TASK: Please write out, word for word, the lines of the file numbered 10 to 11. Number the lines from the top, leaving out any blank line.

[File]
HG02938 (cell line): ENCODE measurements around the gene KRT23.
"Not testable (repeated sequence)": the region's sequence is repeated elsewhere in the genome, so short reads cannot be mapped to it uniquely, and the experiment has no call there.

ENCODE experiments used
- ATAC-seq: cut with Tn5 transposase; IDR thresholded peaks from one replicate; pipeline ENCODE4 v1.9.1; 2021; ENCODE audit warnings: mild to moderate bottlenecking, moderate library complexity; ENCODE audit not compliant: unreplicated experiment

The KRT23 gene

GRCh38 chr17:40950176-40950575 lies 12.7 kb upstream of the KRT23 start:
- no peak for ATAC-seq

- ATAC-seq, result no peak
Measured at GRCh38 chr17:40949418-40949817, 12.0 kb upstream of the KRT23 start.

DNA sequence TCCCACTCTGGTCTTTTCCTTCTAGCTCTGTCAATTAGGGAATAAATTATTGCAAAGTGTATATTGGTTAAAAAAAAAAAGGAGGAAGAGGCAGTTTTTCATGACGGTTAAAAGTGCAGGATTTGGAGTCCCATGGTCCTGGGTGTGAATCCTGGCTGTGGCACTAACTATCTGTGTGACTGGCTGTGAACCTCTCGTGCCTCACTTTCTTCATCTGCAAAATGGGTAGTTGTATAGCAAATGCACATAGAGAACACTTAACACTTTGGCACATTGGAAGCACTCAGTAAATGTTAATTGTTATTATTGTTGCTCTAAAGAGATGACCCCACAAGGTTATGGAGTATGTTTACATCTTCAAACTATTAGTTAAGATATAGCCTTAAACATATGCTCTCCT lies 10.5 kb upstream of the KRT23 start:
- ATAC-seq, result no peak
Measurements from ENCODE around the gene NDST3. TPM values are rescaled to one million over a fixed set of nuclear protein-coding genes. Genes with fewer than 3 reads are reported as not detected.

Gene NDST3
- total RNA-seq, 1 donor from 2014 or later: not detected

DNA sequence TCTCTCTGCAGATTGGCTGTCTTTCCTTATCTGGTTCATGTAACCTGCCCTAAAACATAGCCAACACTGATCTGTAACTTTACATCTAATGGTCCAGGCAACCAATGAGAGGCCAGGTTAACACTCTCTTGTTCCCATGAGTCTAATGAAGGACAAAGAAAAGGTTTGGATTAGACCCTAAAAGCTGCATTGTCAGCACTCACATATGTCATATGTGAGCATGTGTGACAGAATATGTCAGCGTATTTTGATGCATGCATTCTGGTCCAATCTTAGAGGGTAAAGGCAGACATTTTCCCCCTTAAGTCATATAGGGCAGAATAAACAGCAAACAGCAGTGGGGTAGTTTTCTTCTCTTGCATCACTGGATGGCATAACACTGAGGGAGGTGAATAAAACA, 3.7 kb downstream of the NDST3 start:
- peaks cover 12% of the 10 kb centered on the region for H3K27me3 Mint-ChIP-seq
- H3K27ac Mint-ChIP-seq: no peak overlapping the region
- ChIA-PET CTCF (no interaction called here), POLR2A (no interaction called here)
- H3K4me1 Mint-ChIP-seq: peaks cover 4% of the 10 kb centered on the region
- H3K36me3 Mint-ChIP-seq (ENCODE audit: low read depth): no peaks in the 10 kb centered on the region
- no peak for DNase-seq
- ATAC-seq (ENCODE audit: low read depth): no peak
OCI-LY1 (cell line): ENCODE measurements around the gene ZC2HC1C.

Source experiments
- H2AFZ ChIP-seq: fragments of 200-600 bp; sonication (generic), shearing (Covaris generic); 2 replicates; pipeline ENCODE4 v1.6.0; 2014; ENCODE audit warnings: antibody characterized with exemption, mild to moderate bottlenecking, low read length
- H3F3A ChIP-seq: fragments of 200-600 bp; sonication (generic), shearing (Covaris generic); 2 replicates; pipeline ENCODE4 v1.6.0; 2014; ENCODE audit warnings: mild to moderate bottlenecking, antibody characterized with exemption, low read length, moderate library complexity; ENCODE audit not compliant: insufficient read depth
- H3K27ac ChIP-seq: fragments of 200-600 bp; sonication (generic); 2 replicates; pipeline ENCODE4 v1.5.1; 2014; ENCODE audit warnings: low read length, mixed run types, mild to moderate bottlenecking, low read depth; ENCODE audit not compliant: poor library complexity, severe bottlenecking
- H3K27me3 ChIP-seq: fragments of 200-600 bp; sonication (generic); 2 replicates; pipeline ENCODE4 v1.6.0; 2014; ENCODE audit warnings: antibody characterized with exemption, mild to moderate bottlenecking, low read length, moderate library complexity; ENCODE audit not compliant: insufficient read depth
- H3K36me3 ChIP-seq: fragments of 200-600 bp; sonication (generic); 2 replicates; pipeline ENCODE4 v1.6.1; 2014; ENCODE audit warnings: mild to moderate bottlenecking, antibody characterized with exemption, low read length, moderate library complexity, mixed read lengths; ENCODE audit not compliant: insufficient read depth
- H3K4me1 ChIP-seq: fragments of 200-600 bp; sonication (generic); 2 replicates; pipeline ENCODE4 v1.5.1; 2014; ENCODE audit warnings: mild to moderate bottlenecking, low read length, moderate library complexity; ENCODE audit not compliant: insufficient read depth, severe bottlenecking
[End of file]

DNA sequence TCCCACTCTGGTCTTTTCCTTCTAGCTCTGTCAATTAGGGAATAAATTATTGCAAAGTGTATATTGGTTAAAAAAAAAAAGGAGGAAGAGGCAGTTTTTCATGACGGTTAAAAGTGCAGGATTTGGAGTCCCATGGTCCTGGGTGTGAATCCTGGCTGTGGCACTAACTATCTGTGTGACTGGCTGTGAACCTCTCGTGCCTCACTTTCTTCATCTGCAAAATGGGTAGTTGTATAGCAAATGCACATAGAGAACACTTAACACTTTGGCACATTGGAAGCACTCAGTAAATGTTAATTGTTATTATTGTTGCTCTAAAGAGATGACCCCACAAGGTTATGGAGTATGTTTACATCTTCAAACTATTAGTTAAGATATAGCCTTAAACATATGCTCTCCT lies 10.5 kb upstream of the KRT23 start:
- ATAC-seq, result no peak